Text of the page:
This now makes 19 Portable Oxygen Concentrators approved for use as of October 31, 2012. Each airline has there own policy about using a portable oxygen concentrator. Check your carriers website for important information.
Here are the 7 new machines:
- AirSep Focus
- AirSep FreeStyle 5
- InogenOne G3
- Inova Labs LifeChoice Activeox
- Respironics SimplyGo
- Precision Medical EasyPulse
- Sequal SAROS
Advanced Aeromedical, Inc. has been your source for Portable Oxygen Concentrator’s since they were first approved in 2005. We have been assisting people traveling with oxygen for over 30 years now. These new approved Portable Oxygen Concentrator’s open up more doors and give oxygen patients more options for travel. We are here to assist at 1-800-346-3556, on call 24hrs for support.
We are updating our website and Battery Duration Chart to reflect the new changes. If your organization would like the updated Color FAA Approved Battery Duration Chart, send us an email at email@example.com. This is offered at no cost.
The TSA just updated there website about people traveling with Portable Oxygen Concentrator’s. This is always a question for new travelers on oxygen, what does the TSA say about my portable oxygen concentrator? A person should be educated about traveling with a portable oxygen concentrator. Some people need to use oxygen all the time, while others only part of the time. Whether or not you are using the device is what is important to TSA. If you are using the machine while going through the security check point, the TSA will do a “thorough patdown procedure”. If you are not using the machine, and only need oxygen in-flight for example, it is OK for the portable oxygen concentrator to go through the X-ray machine.
Here is an interesting quote from the new page on the TSA website:
If a passenger can disconnect from his or her portable oxygen concentrator, it is recommended that the passenger check the equipment as checked baggage whenever possible.
Here at Advanced Aeromedical, Inc. we feel this is not a good recommendation. You are responsible for your own equipment, whether you own it yourself or are renting a portable oxygen concentrator from a medical equipment provider. If you check as luggage a critical medical supply equipment like a portable oxygen concentrator, you run the risk of loss or damage.
We have been working with people traveling with oxygen equipment for over 30 years. We have worked with many people who check full size oxygen concentrators and small portable oxygen concentrators and arrive at there destination to find out the equipment has been damaged or missing. If you are traveling and mistakenly checked your portable oxygen concentrator and it is broken, call us at 1-800-346-3556 for assistance.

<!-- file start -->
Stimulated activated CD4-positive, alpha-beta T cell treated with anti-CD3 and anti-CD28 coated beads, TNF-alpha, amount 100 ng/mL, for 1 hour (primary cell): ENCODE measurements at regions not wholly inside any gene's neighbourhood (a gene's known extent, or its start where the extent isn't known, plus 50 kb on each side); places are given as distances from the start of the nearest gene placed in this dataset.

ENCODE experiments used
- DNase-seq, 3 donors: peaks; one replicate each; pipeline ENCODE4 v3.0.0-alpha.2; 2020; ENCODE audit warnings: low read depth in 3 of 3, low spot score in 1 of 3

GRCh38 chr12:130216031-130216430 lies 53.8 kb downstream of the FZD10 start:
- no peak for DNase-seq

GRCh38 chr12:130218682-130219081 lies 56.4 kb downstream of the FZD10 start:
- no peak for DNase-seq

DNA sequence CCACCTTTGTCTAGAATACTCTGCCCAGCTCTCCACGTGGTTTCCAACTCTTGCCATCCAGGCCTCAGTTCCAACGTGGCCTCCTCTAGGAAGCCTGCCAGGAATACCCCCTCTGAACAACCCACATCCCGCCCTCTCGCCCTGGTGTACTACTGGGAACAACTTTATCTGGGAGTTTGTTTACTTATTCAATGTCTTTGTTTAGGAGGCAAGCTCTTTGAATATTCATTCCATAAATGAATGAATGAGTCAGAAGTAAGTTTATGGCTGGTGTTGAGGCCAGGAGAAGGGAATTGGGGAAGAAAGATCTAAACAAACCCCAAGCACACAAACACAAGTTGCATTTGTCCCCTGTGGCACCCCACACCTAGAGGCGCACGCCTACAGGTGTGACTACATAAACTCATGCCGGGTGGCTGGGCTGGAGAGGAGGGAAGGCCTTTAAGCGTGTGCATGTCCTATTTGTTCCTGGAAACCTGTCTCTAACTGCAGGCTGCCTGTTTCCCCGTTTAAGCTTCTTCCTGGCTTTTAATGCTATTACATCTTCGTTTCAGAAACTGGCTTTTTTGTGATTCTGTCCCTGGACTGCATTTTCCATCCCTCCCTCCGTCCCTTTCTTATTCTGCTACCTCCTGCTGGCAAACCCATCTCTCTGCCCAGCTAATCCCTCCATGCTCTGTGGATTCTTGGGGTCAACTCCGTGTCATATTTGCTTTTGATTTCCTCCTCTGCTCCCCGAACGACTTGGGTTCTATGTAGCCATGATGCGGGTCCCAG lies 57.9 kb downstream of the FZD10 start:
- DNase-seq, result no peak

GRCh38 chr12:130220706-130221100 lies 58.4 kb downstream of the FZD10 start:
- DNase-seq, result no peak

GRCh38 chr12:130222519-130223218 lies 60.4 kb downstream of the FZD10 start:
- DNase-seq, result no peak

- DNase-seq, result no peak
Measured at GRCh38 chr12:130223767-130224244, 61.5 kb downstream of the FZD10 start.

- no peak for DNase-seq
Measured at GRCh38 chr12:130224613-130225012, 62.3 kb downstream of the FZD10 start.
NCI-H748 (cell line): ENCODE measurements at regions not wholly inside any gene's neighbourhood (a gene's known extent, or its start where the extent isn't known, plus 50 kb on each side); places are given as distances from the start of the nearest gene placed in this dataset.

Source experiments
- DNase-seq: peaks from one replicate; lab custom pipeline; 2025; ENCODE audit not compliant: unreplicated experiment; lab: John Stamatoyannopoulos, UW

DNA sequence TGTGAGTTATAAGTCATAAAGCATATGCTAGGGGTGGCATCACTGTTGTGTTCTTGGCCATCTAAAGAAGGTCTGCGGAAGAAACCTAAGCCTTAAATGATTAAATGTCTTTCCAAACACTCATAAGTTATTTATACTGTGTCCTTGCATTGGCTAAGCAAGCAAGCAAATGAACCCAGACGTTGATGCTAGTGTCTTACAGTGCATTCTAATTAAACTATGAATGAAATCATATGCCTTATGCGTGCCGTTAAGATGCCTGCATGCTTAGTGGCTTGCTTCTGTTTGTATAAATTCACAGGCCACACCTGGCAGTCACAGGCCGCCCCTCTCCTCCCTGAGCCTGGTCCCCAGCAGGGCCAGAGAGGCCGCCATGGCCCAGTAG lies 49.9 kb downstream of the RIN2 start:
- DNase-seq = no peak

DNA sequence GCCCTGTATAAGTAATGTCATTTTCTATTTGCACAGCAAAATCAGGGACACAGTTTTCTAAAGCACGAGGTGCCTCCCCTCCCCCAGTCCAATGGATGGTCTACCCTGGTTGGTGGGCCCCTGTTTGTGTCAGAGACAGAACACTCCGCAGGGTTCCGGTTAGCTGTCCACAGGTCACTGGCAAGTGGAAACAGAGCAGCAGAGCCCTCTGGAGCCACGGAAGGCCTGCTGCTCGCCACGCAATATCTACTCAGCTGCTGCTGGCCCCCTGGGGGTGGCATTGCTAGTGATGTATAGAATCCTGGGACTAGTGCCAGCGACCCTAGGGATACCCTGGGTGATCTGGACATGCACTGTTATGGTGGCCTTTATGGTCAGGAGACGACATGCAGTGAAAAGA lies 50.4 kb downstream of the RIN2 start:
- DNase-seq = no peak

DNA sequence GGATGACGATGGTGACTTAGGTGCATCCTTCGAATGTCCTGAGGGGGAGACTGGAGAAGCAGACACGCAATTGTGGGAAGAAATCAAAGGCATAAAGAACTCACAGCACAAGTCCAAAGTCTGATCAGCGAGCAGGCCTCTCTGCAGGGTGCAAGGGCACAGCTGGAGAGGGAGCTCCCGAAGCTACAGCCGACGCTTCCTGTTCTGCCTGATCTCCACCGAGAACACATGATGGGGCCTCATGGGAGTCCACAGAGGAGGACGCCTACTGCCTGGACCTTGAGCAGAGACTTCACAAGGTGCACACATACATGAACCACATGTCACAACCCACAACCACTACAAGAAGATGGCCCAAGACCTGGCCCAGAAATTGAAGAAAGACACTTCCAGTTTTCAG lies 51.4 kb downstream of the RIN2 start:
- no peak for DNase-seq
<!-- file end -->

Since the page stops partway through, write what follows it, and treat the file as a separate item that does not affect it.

New video of the Invacare Precise Rx Pediatric Flow Meter attached to the DeVilbiss Healthcare iGo Portable Oxygen Concentrator. The iGo is approved for use by the FAA. This is a solution for an oxygen dependent child that is prescribed a low flow of oxygen and is traveling by air. The Flow Meter delivers 1/16th – 3/4 LPM or 50-750 cc/min. The iGo offers 1 LPM as its lowest setting. This Invacare Precise Rx Pediatric Flow Meter will work on any concentrator delivering at least 2 LPM. Click below for the video. Continue reading
Just added a new video to youtube. It’s the Invacare Precise Rx Pediatric Flow Meter attached to the SimplyGo Portable Oxygen Concentrator. The SimplyGo is not yet approved by the FAA, but hopefully will be by the end of 2012. This is still a great option for a family’s solution to traveling with an oxygen dependent child that is prescribed a low flow of oxygen. The Flow Meter delivers 1/16th – 3/4 LPM or 50-750 cc/min. The SimplyGo offers .5 LPM as its lowest setting. The lowest setting on any portable oxygen concentrator is .5 LPM. When the SimplyGo is approved for use on airplanes, it will be the 5th to offer a continuous flow. This Invacare Precise Rx Pediatric Flow Meter will work on any concentrator delivering at least 2 LPM. With the SimplyGo weighing 10 lbs, this is the lightest setup for a child or infant to use. Click below to jump to the video. Continue reading
Policies for the airlines regarding portable oxygen concentrators can change anytime. Always refer to your airlines website about traveling with a portable oxygen concentrator for the latest details. JetBlue just updated there website with some important information about using a portable oxygen concentrator. Looks like the critical change is the Physician Statement can not be a generic form, it must be a current letter from your doctor with the following information:
- The user must be able to operate the device and recognize any and all alarms associated with the machine. If the user can not, they must travel with someone who can.
- The specific phases of flight where the portable oxygen concentrator is needed, ie: taxi, takeoff, cruise, and landing.
- The max oxygen flow rate corresponding to cabin pressure under normal operating conditions. (JetBlue Cabins are pressurized to 8,000 feet)
- Must be printed on Physician Letterhead within a year to date of travel
Other important notes are requirements to advise JetBlue reservations of using a portable oxygen concentrator
, and letting a JetBlue representative at the airport know that you have the correct equipment and paperwork at least an hour prior to departure.
Another detail is the battery requirements. While most airlines are specific to 150% of the flight time to equal the battery time, JetBlue says to have enough for flight time plus any delays. Check out our current portable oxygen concentrator battery duration chart here
Advanced Aeromedical is a great resource for people traveling with oxygen. We rent and sell portable oxygen conentrators, give us a call at 800-346-3556 or send us an email from our website here
or at firstname.lastname@example.org.